Intimate Space

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  • The photo has become part of Georgia Creimer's project "Intimate Space" from the Olympic Village in Innsbruck, Austria- and represents my vision of intimate space.
    This is the view of an atypical roof. It gives the feeling of a metaphysical, infinite space that offers the possibility of experimenting different sensations-like flying or floating. An intimate sensation is given by the simple and pure rhythm of the elements of the roof harmoniously projected onto the sky.

     
  • The photo was printed on a glass panel and mounted in the Olympic Village in Innsbruck.
    Dimensions: 180 x 240 cm

  • The print can also be seen here:
    http://intimatespace.net/index.php?id=79
    http://intimatespace.net/index.php?id=4

    Georgia Creimer about her project:
    "My project is based on two concepts-the Olympic Village and the residential building-and how they interrelate. Out of my reflections, a project evolved which juxtaposes a large-scale sports event with intimate glimpses of special, individual places.
    Apart from offering temporary accommodation for athletes, an Olympic Village has a symbolic character. It stands for the peaceful encounter and solidarity of various cultures-values that are also symbolized by the Olympic flag. Throughout the games such a residence serves as a haven, a place to where one can retreat to gather strength and find oneself again. A desire for retreat and cultural diversity seemed to be what everyone involved has in common.With respect to the streams of migration in our globalized society, it is the dense coexistence of people from very different cultural backgrounds and their search for a private space that the young athletes as short-term residents share with the later long-term users of the Olympic Village.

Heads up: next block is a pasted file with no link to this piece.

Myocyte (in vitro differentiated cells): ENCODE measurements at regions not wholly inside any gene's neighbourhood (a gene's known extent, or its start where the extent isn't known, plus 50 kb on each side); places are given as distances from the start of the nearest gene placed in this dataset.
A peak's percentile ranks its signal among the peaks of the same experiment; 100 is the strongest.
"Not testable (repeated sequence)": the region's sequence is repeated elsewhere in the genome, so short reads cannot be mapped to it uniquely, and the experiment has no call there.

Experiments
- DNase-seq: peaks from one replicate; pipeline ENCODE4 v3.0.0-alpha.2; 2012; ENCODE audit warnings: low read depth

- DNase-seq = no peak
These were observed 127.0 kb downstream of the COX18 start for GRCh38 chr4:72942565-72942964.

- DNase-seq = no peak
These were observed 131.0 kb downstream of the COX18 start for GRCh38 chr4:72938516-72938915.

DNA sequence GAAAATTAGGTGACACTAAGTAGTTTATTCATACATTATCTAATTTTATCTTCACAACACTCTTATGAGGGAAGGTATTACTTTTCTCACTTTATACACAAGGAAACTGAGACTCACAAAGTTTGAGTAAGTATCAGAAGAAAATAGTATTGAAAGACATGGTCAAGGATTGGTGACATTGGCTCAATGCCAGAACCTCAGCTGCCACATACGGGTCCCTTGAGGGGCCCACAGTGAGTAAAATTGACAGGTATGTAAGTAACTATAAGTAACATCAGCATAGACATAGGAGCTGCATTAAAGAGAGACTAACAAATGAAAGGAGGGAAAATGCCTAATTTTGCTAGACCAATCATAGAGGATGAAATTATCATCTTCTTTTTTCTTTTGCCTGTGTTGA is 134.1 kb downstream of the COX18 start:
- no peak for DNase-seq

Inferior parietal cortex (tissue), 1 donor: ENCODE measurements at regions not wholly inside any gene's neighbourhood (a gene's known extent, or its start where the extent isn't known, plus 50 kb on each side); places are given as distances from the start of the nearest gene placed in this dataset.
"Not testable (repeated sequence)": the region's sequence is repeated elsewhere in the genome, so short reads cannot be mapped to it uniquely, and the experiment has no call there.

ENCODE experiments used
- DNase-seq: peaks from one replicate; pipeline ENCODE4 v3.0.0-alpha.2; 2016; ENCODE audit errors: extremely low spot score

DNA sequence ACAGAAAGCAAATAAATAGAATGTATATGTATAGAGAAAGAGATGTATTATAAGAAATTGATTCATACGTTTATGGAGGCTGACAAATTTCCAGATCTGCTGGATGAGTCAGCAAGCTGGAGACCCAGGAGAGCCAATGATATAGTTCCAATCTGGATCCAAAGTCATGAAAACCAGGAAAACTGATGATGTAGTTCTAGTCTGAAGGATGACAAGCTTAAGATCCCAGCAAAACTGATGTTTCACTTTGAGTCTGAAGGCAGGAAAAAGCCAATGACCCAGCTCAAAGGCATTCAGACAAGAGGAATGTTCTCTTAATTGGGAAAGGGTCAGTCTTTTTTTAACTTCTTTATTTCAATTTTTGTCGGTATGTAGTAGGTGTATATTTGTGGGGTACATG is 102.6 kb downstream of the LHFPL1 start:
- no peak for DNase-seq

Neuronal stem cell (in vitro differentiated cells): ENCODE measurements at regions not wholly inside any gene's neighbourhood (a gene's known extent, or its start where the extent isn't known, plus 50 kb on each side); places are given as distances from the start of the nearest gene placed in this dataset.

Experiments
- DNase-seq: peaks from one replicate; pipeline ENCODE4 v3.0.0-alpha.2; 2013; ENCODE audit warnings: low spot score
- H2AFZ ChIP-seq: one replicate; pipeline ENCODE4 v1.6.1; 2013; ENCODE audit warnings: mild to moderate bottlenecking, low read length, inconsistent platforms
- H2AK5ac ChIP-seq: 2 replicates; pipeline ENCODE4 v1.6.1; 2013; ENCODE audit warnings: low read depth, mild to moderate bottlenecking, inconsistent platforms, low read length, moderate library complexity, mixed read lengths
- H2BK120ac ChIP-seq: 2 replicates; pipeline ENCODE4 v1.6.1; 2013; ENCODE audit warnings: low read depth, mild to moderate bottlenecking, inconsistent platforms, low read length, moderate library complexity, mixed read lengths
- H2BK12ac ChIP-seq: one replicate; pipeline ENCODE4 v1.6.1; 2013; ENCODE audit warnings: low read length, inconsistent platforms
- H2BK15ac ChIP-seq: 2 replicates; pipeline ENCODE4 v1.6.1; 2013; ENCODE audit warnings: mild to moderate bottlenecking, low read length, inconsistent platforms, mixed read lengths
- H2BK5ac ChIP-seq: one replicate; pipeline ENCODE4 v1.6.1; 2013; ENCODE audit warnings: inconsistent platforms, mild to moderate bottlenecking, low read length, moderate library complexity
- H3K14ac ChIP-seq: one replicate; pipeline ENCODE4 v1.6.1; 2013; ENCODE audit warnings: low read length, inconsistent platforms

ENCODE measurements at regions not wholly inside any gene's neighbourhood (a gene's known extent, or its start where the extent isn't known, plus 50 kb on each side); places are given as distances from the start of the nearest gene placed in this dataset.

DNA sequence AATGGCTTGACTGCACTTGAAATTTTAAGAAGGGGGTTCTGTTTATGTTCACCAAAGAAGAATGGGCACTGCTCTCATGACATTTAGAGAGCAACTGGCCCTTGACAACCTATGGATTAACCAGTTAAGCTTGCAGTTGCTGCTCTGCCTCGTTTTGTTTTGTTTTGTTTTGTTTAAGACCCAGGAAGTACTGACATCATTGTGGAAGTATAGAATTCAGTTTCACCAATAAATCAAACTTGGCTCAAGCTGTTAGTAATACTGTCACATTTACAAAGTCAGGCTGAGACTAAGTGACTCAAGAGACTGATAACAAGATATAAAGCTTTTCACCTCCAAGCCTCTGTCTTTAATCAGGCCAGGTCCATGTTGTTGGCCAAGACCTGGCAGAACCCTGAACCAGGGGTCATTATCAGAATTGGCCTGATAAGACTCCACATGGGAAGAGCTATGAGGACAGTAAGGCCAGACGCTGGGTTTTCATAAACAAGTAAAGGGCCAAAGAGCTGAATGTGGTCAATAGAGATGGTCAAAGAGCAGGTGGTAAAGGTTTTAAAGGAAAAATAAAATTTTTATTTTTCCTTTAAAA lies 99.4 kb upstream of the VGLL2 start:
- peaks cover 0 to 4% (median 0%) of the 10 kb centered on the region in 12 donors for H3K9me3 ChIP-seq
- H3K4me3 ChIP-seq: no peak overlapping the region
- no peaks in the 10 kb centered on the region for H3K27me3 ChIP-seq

So I invited art students from all over the world to submit a photograph and a text in which they address the idea of an Intimate Space. These international authors were for me partners who would help propagate my search for a diversity of Intimate Spaces. Images and texts of 42 selected contributions were digitally merged, processed in monochrome colors and then printed on floor-high glass panels and mounted in the stairwells of the Olympic Village. Thanks to monochrome processing, views of situations and objects photographed are, rather than simply being revealed, reflected back onto the viewer's mind."